Movies of the Diplomad
My faithful Akita Shepherd, Hartza, and my trusty Roku keep me company in the long gloomy hours. Hartza and I end up at 3 am watching all sorts of odd films we normally would not--some garbage, e.g., "Ender's Game" (ugh!), but some very good.
|Hartza, silently debating whether to watch a movie or play with the ball.|
It deals in a cold, somewhat detached, almost docudrama fashion with a fictionalized Somali pirate hijacking of a Danish merchant ship. Yes, sure, of course, it has some errors, and some slow moments, but overall it's a very grim, accurate, and powerful exploration of what happens during prolonged captivity and negotiations, and, most notably, the toll it takes on all involved. The film--Oh, the Horror!--features as the hero a white, male CEO in a suit who drives an expensive luxury car! No! He is portrayed as an honorable, hard-working man committed to saving his company's ship and people from the pirates! This is revolutionary cinema! The film also, perhaps inadvertently, provides a good look at what happens when a ship is taken, and there is no US Navy around: A striking contrast in approach to the issue of hijacking between this film and that of "Captain Phillips." Worth watching.
Those Crazy Auto Workers!
I normally don't write about labor union activities (OK, sometimes), but was struck by the blatant bias in press reporting on recent efforts by the UAW (United Auto Workers) to unionize a car plant in Tennessee. I refer to the vote last Friday by the roughly 1550 hourly workers at the VW factory in Chattanooga. I won't link to all the stories as they are easy to find. I was particularly struck by the reporting done by CNN. That once interesting "inventor" of the 24 hour news cycle and developer of some of the now standard techniques and technologies used by cable news channels has become a dull, dopey, predictable, MSNBC "Mini Me." Instead of trying to stake out a more-or-less centrist, objective reporting stance, it has biased, poorly written, and badly researched articles more worthy of the execrable MSNBC, or the hopeless "The Guardian." Its reporting on the VW plant vote was, yes, of that low of a quality.
The pro-union hype throughout was so blatant it was almost comical. Media outlets, especially CNN, were full of warnings about the tactics of Republicans who frantically sought to stop the unionization of the Chattanooga plant. The Republicans, it was alleged, wanted to block the UAW's effort despite support for it by VW and by the giant German metal workers union, IG (Industriegewerkschaft Metall.) The IG gave advice to the UAW on how to unionize the plant, and set up Workers' Councils; VW provided the UAW the venue for union organizing. It seems that for the press pro-union activity by outsiders, even foreigners, is OK, but not the expressing of concerns about the UAW by people in Tennessee.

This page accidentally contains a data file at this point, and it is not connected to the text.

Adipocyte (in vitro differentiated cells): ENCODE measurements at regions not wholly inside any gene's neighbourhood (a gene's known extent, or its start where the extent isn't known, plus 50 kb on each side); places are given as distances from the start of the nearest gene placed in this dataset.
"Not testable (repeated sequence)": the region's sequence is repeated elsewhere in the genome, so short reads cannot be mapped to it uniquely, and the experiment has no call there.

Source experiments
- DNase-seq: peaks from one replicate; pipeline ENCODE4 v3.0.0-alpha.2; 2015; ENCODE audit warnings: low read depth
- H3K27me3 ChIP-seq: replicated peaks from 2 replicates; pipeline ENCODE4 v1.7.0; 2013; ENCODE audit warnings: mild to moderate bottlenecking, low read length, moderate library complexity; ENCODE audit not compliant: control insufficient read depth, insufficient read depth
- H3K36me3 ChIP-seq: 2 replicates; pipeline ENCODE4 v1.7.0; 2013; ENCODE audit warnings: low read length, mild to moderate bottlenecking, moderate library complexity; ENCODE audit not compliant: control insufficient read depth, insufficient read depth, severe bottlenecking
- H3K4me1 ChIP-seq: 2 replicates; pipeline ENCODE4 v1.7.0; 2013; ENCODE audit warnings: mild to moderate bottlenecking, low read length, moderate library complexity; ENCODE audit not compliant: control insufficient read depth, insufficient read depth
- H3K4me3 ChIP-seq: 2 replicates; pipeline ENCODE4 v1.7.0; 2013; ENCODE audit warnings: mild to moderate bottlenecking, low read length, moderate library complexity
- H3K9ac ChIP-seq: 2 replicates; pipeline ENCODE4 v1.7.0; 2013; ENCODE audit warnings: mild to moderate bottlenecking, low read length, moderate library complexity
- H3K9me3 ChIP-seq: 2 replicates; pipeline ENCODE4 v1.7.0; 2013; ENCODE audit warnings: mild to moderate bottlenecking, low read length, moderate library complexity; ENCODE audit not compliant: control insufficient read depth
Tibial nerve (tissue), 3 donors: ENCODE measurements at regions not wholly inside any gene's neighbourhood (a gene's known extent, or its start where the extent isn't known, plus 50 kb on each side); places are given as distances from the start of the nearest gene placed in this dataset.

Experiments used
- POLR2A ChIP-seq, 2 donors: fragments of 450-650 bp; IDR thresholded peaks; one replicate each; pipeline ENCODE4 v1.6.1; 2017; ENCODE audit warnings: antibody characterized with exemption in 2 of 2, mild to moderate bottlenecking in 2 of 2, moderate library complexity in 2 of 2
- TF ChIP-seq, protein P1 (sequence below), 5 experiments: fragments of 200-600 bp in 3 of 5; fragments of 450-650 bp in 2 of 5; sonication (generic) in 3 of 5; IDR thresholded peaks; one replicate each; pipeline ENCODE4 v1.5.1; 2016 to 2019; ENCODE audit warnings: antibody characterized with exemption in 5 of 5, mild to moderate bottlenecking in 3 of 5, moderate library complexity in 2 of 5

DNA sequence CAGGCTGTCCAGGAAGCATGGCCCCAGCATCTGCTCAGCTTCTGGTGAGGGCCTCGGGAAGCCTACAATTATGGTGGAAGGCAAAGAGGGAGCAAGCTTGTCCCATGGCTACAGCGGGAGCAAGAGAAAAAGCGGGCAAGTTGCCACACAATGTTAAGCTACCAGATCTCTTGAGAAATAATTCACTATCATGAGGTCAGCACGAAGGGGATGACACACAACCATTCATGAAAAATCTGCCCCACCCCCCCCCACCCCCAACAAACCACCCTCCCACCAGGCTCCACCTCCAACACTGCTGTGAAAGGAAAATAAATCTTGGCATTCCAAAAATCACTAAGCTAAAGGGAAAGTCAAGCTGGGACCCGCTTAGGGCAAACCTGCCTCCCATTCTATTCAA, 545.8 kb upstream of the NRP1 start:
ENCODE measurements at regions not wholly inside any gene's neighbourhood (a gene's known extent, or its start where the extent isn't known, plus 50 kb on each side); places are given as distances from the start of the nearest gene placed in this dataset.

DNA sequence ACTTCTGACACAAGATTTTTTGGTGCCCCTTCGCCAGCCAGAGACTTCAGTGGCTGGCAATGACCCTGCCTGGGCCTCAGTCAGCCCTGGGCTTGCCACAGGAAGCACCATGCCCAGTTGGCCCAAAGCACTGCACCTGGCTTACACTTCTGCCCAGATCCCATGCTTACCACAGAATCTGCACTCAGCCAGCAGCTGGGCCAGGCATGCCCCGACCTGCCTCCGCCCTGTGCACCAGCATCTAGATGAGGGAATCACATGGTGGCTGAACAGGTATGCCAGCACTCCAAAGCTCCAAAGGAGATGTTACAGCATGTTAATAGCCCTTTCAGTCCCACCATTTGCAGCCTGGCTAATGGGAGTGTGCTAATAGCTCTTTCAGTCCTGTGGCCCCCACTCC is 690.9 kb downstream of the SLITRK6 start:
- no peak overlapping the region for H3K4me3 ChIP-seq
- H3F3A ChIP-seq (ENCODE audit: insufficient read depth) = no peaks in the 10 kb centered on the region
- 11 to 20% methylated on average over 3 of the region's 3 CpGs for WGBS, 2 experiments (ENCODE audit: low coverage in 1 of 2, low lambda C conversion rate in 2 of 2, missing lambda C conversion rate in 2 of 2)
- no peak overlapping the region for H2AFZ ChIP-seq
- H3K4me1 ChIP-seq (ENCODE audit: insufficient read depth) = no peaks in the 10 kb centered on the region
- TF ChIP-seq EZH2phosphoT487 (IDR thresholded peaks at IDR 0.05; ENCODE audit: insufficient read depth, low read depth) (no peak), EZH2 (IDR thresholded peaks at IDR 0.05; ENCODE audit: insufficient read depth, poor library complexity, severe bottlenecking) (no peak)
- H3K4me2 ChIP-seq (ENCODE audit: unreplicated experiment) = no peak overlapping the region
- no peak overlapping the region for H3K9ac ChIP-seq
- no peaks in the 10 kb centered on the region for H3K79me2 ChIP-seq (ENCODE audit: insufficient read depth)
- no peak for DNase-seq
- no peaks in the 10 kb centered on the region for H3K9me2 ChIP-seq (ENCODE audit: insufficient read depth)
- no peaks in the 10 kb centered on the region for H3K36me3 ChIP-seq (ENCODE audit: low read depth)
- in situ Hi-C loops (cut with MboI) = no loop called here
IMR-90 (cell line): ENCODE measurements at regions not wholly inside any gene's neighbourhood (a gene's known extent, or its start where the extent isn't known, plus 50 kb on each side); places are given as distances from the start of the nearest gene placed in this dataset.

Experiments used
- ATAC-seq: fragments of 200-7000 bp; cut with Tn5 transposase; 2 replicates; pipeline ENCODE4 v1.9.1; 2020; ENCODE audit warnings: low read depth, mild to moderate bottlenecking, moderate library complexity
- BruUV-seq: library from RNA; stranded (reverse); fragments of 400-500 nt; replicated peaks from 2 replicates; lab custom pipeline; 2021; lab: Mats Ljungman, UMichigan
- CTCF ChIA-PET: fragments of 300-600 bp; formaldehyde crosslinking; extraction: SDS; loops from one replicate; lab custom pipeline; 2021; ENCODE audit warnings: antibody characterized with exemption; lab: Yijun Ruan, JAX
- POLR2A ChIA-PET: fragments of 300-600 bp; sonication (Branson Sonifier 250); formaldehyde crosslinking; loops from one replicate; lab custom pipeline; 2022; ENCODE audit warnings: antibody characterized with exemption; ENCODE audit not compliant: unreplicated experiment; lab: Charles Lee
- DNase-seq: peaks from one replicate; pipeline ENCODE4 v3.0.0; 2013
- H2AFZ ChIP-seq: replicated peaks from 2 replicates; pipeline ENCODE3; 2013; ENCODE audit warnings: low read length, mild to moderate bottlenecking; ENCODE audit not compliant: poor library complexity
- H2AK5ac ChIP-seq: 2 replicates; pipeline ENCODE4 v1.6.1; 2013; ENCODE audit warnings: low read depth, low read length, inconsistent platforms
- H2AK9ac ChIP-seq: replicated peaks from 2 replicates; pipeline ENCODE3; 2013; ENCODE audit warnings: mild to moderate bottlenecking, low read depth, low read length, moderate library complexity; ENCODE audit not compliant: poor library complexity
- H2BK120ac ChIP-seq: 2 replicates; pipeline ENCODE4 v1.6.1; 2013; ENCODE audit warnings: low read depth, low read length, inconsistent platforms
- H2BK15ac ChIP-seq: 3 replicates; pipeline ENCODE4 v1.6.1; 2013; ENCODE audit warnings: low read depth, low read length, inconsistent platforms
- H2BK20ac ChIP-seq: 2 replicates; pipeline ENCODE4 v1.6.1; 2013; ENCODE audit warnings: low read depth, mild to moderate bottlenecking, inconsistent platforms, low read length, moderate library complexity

VW is an odd company, at least when seen with American eyes. Its ownership is split primarily among Porsche, the government of Lower Saxony, and a Qatar sovereign fund. Since its founding in the 1930s by two Austrians, Hitler and Porsche, it has enjoyed the protection of the German government in many ways, including prohibitions on foreign take-overs and limitations on voting rights by stockholders. It is a prime example of a hybrid government-private company--GM take note. On a personal note, I never cared for VWs; I briefly drove a Beetle in my college days--I remember that it had no working first gear for some reason, and had to start moving in second. Today's VWs I find, well, just plain boring. They seem the automotive equivalent of gluten-free, no preservative, no dye, no-cholesterol, low-fat, sugar-free vanilla pudding--might be good for you, but the heart does not race for a helping. Clearly millions of persons don't agree; VW is a very valuable and successful company that makes and sells cars around the globe, and, apparently, is a good employer. So, not for the first time, I am in a minority in my views.